Adesina assumes office as eighth AfDB president

Akinwumi-AdesinaBuhari commends ex-Agric minister 

President Muhammadu Buhari yesterday congratulated former Agriculture Minister, Akinwumi Adesina, who formally assumed office as the eighth elected President of the African Development Bank (AfDB).

Adesina has the agenda to address development issues limiting growth of the continent. At a ceremony in Abidjan, Côte d’Ivoire, Akinwunmi took the oath of office administered by Zambia’s Finance Minister and Chair of the Board of Governors, Alexander Chikwanda, according to a statement.

I, Akinwumi Ayodeji Adesina, President of the African Development Bank, solemnly declare and undertake that I will abide by the provisions of … the … Bank, and discharge my duties … with loyalty, discretion and conscience.  So help me God,” he swore, to sustained applause by the large audience. “Growth has to be shared.

The sparkle in the eyes of the fortunate few is drowned by the sense of exclusion by the majority. Hundreds of millions of people are left behind.

Africa can no longer be content with simply managing poverty. For our future and the future of our children, we must eliminate it. “We must integrate Africa”, he said. “Grow together, develop together.

Our collective destiny is tied to breaking down the barriers separating us. “We will build stronger partnerships for impact – from the private sector, civil society and academic institutions, multilateral and bilateral development agencies.

We will advance Africa’s priorities, as envisaged by the Founding Fathers of the Bank. We will be a strong voice for Africa, positioning and building support for Africa in the global environment.” “We must light up and power Africa”, he said. “Energy is the engine that powers economies.”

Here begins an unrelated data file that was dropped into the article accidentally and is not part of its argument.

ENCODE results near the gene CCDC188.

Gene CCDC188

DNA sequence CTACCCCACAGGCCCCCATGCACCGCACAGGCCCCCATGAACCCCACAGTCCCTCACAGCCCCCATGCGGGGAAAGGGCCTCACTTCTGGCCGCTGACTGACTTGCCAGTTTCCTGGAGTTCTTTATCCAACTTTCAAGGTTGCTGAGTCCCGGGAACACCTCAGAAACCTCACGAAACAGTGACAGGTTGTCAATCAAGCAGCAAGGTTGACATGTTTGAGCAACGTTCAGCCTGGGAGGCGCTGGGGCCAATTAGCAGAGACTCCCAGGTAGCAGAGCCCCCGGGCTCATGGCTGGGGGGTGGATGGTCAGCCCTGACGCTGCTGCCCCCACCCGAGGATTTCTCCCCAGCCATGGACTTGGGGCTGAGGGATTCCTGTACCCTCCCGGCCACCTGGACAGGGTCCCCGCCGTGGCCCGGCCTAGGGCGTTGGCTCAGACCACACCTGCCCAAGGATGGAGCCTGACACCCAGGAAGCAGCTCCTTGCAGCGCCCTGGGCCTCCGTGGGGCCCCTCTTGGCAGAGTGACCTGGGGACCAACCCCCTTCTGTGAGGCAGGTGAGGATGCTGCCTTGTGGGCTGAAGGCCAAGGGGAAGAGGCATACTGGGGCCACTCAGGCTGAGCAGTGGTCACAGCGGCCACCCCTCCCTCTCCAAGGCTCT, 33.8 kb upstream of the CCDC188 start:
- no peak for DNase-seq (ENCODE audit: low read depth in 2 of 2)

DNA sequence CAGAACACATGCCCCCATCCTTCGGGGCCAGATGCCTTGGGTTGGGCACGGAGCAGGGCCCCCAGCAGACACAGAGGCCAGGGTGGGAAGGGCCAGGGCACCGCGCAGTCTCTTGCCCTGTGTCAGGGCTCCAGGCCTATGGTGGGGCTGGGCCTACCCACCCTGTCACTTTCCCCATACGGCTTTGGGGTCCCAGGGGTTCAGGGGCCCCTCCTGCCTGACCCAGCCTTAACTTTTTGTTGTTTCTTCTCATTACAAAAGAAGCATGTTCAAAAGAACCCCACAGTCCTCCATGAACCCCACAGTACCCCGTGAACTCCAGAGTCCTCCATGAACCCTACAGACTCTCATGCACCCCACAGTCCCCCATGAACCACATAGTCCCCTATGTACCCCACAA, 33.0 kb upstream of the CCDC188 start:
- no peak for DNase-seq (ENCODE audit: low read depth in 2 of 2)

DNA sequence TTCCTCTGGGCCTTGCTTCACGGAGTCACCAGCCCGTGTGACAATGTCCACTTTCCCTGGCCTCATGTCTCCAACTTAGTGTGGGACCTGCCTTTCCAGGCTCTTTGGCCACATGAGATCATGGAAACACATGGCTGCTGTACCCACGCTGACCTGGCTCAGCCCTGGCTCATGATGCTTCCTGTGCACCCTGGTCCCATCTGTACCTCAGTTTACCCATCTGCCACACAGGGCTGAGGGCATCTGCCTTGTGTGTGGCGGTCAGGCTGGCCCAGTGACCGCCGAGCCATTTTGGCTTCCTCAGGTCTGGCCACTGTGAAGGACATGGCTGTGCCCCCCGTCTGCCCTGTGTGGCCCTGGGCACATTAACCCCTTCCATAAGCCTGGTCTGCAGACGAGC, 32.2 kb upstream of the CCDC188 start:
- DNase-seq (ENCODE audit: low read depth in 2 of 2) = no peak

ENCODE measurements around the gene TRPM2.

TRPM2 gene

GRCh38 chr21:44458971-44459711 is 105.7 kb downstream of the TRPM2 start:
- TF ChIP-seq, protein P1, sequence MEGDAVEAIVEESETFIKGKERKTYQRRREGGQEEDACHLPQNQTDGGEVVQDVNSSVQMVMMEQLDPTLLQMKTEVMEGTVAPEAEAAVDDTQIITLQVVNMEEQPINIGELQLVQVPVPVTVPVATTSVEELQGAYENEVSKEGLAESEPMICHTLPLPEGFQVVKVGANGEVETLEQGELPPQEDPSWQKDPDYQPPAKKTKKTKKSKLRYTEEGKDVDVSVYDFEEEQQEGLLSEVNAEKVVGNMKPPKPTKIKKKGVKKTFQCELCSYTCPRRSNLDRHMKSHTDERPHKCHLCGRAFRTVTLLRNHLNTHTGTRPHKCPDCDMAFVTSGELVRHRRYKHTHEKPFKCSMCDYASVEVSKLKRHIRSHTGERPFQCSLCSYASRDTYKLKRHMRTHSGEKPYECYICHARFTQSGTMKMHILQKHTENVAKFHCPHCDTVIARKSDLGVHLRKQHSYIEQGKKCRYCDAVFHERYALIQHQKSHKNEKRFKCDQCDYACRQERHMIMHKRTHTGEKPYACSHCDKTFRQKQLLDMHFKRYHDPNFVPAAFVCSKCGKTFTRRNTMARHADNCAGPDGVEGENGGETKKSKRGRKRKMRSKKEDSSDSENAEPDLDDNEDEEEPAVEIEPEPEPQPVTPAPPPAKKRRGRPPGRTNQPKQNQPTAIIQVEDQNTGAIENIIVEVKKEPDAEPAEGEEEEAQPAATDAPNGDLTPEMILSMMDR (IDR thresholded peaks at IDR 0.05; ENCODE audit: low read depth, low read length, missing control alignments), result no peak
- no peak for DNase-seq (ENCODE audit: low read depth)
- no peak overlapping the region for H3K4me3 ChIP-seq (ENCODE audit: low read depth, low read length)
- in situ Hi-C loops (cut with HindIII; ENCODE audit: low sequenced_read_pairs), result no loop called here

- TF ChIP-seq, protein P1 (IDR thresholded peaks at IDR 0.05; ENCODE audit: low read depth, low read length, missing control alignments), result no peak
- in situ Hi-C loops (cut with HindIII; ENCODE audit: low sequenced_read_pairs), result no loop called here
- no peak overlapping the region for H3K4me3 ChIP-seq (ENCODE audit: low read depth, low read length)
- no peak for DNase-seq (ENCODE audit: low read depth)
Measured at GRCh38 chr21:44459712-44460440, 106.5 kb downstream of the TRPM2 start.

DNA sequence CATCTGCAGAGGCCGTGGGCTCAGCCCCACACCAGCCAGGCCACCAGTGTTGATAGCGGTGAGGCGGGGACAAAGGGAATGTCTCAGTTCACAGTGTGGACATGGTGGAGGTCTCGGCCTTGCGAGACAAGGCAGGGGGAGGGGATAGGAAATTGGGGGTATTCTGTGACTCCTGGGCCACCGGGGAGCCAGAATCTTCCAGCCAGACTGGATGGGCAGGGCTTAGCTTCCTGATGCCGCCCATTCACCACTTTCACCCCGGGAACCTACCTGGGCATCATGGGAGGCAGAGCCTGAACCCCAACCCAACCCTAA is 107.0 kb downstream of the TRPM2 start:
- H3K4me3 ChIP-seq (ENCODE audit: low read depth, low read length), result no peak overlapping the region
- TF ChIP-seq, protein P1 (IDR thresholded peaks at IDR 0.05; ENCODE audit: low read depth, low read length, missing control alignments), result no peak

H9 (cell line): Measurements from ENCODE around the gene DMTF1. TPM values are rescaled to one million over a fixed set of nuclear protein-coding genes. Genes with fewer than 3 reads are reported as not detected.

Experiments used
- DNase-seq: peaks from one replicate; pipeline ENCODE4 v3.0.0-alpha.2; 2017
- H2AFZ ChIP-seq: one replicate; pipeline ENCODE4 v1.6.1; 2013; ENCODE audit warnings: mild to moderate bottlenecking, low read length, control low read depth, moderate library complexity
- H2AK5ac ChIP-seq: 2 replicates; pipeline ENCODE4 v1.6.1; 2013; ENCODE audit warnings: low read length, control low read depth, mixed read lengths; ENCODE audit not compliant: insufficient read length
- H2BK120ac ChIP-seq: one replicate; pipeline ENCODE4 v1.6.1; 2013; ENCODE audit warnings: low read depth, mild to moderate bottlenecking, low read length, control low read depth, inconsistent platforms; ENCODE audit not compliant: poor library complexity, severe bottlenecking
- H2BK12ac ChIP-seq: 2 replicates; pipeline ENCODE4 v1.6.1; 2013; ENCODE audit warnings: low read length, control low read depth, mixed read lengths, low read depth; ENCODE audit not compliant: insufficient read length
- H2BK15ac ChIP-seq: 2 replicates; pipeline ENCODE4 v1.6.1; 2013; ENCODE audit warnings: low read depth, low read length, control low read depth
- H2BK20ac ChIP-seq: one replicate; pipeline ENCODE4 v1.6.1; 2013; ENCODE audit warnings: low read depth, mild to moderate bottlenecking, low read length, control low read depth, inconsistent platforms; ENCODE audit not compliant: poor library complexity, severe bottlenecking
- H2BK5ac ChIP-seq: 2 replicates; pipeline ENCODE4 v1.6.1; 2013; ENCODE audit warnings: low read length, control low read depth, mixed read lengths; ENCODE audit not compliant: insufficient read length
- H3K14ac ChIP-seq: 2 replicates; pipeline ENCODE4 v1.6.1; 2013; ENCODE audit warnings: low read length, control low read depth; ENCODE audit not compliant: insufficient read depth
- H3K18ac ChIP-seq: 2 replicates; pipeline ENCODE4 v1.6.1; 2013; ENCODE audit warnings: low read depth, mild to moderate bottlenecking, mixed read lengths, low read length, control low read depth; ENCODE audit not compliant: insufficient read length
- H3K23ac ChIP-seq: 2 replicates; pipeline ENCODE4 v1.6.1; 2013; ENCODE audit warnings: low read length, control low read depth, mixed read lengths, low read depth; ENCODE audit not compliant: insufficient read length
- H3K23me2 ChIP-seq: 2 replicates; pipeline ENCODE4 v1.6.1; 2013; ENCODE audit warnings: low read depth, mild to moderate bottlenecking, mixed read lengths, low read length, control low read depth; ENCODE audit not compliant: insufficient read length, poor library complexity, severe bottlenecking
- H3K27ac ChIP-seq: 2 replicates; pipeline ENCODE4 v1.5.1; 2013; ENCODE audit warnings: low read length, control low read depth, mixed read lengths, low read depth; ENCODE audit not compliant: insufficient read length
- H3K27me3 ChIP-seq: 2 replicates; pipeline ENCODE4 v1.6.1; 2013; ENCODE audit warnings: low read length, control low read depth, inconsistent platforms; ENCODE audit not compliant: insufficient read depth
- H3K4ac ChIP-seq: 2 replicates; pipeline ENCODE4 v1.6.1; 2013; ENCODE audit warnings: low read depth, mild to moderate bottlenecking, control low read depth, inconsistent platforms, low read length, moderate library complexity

He promised that the Bank will launch a new deal on energy for Africa, saying: “Africa is blessed with limitless potential for solar, wind, hydropower and geothermal energy resources.

We must unlock Africa’s energy potential – both conventional and renewable.” He also stressed the need to develop the private sector to drive the industrialization of the continent, create employment for the young, empower the rural population and women, and lift millions out of poverty.

Adesina made it clear that “Africa must feed itself,” stating that it was inconceivable that a continent with abundant arable land, water, diverse agro-ecological richness and sunshine should be a net food-importing region.

Africa has 65% of all the arable land left in the world, which can help meet the food needs of 9 billion people on the planet by 2050. This is a huge untapped potential, “but Africa cannot eat potential”.

He laid down five priorities that will drive the Bank’s work as it implements its current 2013-2022 Strategy: “Light up and Power Africa. Feed Africa.

Integrate Africa. Industrialize Africa. Improve quality of life for the people of Africa.” He ended with a call to action: “Let us rededicate ourselves to a greater Africa.

An Africa with prosperous, sustainable and inclusive growth – one that is peaceful, secure and united, regionally integrated and globally competitive.

A continent filled with hope, opportunities, liberties and freedom, with shared prosperity for all. An Africa that is open to the world, one that Africans are proud to call home.”

Nigeria’s Vice-President, Professor Yemi Osinbajo, expressed the need for Africans to consider other paradigms for Africa development, and to focus on good governance, climate change and the empowerment of women. Alassane Ouattara, President of Cote d’Ivoire, reminded the audience that the African continent currently faces multiple challenges including security, market volatility, and youth unemployment.

He said he was convinced that Adesina would be able to tackle these challenges, given his experience and proven leadership. Among those who attended the ceremony were Cape Verde’s former President Pedro Pires, Côte d’Ivoire’s Prime Minister Daniel Kablan Duncan, former Nigerian Finance Minister, Ngozi Okonjo-Iweala, as well as a large delegation of governors, legislators and business-people from Nigeria. Minister Chikwanda had called the occasion “a historic changing of the guard for the African Development Bank, the pride of Africa.”



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